Here's where we begin attaching pieces of wood to other pieces of wood--the fun stuff.
1) Place your main board face-down on the table.
2) Lay the "frame" wood on the board (i.e. everything but the piece that will go on the front and support the book) and make sure that it fits. The arrangement should look like the image below (except that the triangles should match in color and tone, because you'll have been smarter than I was. :-P)
2B) Plan where you want to place the "middle board." Mine was in the middle, hiding the "join" between wood pieces and leaving space for a name plate. Yours can be at the very bottom. That might prevent screws from poking through in the next step.
3) Remove the triangles and set them aside.
4) Glue the remaining pieces down with wood glue. Wait 30 minutes.
5) Screw the pieces into the back with wood screws. This is where length is important--make sure that your screws are short enough that they will not poke through the front of your backboard.
6) Admire your progress. You're at least half way there!
Step 4: Attach the Tray to the Front Face
Now you get to work with hinges. This, too, is fun.
1) Decide how many hinges you want on the tray at the bottom of your front face. I'd recommend three, though you can get by with two. Measure the approximate locations, and mark with pencil on the small piece of wood. (Note: the outer two should be at the far ends of the piece, so that when you attach the hinge you'll screw into your frame.)
2) Place the hinges centered on each of the marks from the step above. Clearly mark circles through the screw holes.Your marks should be on the small edge of the wood, not on the long flat surface. See photo.
3) This is the most difficult step, so be careful. Gently screw directly into the side of the short piece of wood with a small drill bit, just enough to get the screw started. (Most hinge sets actually come with information on which bit to use.) Make sure your drill is positioned as straight as possible
4) Attach one end of the hinge to this piece of wood, making sure it will fold down as per the illustrations. (The goal is to have a hinge that is at a right angle when the tray is folded up for storage/travel, and flat when the tray is folded down.) Repeat with the other hinge(s).
5) Place the tray against the main board, leaving the tray in its "folded up" position. Mark each hinge's screw location, drill, and screw into the main board.
6) Congratulations! You now have tray that will fold down, upon which you can place a book. Now it's time to flip this thing over (again) and make it stand up on its own.
Step 5: Attach Wings to Back Frame
1) Fold the shelf flat and flip the project over.
2) Again measure and drill into the sides of the two triangular "wings" you have. Make sure they line up, and make sure the hinges are set up properly as shown.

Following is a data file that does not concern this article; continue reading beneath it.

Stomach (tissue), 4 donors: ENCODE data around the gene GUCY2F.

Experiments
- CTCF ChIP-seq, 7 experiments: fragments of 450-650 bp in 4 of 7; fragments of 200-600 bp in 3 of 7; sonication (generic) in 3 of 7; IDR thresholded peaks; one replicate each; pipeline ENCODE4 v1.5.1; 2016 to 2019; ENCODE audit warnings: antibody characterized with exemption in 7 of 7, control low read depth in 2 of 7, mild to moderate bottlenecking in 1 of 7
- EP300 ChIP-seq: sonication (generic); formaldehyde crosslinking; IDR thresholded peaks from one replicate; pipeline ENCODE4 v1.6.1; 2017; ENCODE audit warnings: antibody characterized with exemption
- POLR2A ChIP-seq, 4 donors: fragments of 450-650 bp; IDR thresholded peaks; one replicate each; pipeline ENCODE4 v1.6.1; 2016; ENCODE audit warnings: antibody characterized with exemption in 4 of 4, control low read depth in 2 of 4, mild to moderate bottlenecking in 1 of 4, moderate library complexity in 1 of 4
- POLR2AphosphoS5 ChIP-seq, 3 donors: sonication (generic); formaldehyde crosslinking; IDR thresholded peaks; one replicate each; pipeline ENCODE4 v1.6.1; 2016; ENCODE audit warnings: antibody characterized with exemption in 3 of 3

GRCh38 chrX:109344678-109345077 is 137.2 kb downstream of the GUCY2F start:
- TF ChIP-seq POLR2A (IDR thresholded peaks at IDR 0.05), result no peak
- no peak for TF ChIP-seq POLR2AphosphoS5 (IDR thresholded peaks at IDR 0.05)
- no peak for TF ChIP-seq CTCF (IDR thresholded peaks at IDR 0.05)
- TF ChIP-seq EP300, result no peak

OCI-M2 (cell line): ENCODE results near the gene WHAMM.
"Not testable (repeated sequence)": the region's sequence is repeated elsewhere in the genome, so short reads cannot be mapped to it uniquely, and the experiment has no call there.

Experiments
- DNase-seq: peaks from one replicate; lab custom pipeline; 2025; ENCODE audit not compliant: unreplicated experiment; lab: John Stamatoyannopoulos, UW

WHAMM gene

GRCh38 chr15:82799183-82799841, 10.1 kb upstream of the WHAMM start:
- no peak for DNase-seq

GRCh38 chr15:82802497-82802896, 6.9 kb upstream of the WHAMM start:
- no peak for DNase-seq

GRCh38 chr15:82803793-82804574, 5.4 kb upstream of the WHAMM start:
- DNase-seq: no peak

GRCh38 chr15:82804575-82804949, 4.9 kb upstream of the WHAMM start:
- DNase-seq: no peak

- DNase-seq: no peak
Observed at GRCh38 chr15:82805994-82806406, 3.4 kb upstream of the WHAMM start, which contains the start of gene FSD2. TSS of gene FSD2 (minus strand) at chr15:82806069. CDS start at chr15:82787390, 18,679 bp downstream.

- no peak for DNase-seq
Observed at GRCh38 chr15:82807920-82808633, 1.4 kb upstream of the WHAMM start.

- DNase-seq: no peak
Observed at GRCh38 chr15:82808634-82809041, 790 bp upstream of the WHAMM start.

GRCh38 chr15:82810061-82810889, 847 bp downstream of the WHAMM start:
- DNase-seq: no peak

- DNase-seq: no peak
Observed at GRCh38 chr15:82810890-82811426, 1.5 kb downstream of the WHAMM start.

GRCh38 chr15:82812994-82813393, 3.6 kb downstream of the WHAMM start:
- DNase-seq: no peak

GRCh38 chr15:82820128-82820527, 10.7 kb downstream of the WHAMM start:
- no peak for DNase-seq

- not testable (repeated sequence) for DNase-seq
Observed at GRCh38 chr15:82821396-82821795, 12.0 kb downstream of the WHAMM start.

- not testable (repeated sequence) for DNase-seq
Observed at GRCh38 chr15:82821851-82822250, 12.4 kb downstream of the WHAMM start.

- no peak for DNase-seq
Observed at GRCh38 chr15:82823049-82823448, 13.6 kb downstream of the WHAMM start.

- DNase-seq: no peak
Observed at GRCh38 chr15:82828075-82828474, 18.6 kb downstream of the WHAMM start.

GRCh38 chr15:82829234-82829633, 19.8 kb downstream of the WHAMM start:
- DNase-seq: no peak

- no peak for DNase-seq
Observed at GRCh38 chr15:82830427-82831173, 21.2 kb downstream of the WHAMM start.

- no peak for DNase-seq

3) Again, once you have the hinges set up on the wings, you can measure, drill, and screw the hinges into the back frame itself. (This is why we have a frame--so you aren't screwing into and through the back of the front plate.)
4) Try it out! You should be able to fold the wings out to just past 90 degrees, and it should stand up on its own.
5) This is as good as any time to add the name plate, if you want one. It can cover up any screws that might poke out the back.
6) Almost there--now for the metalworking!
Step 6: Creating the Front Arms
This was my first time working with metal, so I had to be careful. Nonetheless it worked beautifully, proving that this really isn't too difficult.
1) Cut two 5-inch strips of copper out with your tin snips. These will be the "arms" that hold books open. Be careful not to fully close the tinsnips, as that will bend the copper unnecessarily.
2) Bend the copper pieces into an arch, with sections before and after the arch remaining flat (as shown.)
3) [optional] cut two other pieces of copper to serve as washers. Place a store-bought washer between the two pieces of copper. The newly-cut piece of copper (or washer) should go against the wood, and your copper arm should go on the outside, when you attach the arms.
4) [optional] Test-screw, if possible, into another piece of wood. Make sure you can tighten the arms to a point where they stay wherever you place them, but where they can be rotated without excessive force.
5) [optional] tape the areas you want to remain copper with painter's tape, and spray the rest with
5) Measure the two places you want to place the arms, and drill one hole for each arm. Again, you are drilling directly into the side of the wood, so be careful.
5) Screw the assemblage into the wood. The hands should turn freely, and hold books open. Bend them in, if necessary, so that they are a bit "spring-loaded" when folded back, but pop inward when folded up to hold books firmly in place.
6) Admire your hard work! You've made a rather fancy little contraption. Now you can read books anywhere, without holding them open yourself!